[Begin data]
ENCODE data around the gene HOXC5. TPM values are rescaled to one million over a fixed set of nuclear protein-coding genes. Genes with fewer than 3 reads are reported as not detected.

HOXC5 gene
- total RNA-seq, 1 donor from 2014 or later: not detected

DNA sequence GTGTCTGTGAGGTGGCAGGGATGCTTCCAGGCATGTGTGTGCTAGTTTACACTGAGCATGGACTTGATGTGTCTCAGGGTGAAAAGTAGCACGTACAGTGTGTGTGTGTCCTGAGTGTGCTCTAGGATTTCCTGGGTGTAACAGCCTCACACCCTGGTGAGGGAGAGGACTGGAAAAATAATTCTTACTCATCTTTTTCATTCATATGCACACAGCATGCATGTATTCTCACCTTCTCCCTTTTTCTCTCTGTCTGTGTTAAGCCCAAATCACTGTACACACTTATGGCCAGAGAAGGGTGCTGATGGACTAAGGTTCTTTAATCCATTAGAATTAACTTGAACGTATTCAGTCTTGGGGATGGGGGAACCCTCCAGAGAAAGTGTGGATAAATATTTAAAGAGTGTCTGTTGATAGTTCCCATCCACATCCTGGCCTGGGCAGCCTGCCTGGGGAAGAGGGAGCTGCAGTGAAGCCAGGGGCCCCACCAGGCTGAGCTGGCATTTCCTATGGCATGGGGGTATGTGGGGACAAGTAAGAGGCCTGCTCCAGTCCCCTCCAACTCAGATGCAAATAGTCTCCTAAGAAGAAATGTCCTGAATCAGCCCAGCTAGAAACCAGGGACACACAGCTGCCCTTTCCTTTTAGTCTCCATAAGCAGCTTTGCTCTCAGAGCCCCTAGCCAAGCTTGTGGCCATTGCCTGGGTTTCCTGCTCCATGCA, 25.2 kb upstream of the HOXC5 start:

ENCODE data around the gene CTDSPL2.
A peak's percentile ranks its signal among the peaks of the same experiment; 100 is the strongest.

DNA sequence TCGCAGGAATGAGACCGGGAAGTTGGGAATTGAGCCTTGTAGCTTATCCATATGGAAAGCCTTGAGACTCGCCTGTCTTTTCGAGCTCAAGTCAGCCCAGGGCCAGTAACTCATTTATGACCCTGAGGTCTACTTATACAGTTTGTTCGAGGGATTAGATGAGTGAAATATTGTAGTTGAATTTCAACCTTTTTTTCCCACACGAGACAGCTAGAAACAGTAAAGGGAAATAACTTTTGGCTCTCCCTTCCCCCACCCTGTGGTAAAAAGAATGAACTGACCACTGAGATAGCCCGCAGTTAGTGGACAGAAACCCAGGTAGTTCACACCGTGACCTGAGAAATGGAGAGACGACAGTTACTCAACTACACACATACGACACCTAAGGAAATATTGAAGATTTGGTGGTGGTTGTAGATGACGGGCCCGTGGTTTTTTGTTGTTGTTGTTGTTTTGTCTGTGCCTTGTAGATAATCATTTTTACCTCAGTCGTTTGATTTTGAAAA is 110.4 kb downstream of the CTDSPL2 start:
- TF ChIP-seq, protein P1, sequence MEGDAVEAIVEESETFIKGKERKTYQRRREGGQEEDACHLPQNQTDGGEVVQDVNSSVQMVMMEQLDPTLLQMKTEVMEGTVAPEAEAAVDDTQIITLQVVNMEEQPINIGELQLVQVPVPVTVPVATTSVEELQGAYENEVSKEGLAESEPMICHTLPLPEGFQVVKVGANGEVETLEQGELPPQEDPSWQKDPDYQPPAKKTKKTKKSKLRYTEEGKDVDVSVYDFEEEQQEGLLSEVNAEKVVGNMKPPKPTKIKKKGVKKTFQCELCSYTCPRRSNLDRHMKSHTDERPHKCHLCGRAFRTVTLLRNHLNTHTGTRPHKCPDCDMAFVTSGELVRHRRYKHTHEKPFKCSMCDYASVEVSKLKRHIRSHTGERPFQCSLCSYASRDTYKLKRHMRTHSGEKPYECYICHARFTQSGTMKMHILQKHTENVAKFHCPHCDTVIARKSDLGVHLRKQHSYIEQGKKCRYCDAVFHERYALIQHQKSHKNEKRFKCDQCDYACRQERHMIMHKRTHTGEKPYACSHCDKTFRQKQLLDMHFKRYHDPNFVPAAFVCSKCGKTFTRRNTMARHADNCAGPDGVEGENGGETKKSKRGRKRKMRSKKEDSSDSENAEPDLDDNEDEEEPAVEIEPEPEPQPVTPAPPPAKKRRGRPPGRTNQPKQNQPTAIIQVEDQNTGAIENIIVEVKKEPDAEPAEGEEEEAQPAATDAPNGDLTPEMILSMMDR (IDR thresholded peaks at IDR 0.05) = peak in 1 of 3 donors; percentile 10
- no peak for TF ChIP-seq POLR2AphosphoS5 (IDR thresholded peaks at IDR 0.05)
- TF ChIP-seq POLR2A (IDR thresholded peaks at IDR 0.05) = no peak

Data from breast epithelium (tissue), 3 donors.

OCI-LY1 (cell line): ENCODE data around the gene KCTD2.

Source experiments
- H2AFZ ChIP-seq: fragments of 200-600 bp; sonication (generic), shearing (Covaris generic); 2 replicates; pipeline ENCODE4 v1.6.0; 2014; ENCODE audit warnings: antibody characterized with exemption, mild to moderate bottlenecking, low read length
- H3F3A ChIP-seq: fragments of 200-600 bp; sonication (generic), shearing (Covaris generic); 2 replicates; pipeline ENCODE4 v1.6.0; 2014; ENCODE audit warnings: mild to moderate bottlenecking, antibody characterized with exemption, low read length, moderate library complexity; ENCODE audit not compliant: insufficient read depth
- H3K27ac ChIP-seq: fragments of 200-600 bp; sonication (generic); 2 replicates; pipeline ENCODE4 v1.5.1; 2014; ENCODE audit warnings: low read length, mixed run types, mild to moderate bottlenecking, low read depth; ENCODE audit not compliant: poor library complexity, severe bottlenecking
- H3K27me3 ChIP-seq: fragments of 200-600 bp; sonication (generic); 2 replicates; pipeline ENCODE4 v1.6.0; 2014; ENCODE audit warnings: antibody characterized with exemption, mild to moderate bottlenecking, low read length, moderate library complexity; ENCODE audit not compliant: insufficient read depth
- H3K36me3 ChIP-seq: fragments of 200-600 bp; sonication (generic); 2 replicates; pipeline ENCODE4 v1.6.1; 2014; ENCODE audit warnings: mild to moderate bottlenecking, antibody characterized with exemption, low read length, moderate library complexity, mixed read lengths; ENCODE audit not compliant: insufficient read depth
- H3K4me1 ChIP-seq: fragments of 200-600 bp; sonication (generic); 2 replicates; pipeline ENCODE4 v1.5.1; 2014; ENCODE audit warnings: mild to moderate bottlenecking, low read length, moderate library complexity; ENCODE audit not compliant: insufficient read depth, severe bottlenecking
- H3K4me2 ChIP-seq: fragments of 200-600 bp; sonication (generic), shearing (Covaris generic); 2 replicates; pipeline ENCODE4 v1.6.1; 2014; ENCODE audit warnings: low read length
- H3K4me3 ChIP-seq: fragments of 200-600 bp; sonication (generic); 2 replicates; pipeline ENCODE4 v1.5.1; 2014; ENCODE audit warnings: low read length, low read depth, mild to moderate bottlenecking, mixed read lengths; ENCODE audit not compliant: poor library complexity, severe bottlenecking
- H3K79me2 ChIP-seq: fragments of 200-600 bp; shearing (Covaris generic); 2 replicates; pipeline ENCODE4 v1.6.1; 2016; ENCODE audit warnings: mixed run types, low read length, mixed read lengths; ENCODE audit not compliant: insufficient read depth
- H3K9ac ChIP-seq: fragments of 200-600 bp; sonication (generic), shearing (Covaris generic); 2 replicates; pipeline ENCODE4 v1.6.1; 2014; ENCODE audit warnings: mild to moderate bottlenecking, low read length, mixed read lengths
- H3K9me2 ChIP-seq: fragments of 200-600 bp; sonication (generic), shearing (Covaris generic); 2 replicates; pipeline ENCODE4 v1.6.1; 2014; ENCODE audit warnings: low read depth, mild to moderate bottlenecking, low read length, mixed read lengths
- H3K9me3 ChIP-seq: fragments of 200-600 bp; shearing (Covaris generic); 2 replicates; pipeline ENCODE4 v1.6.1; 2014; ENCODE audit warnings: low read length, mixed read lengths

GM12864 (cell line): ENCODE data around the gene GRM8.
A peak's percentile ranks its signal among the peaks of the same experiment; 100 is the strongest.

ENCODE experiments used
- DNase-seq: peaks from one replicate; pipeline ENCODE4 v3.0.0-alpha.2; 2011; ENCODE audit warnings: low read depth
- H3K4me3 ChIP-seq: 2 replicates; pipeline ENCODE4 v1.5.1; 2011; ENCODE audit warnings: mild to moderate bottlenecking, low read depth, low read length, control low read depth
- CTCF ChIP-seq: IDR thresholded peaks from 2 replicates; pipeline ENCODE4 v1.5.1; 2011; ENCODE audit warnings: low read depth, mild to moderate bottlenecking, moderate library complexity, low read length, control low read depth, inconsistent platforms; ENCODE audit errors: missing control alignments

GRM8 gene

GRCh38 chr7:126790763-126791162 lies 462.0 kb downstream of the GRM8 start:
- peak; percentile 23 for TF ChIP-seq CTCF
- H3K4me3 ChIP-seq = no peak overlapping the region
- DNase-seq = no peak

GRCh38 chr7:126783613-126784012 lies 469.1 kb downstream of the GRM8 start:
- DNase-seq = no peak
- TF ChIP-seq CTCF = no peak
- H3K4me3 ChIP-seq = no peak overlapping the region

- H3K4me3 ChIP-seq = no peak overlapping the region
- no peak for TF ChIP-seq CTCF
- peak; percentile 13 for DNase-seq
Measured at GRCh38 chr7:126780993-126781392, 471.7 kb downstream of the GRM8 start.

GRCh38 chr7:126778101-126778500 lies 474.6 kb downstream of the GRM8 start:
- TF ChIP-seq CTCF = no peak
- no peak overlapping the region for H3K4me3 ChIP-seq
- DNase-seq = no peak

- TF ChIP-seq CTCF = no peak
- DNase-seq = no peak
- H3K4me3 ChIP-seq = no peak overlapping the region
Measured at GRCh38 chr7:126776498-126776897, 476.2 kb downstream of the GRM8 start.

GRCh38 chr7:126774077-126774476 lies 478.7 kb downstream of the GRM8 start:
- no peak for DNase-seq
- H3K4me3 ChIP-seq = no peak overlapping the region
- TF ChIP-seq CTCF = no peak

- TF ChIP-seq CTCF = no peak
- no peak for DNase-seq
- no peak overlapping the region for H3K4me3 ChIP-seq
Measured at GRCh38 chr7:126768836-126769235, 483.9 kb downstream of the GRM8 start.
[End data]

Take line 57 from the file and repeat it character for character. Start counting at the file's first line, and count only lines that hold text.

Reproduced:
- TF ChIP-seq CTCF = no peak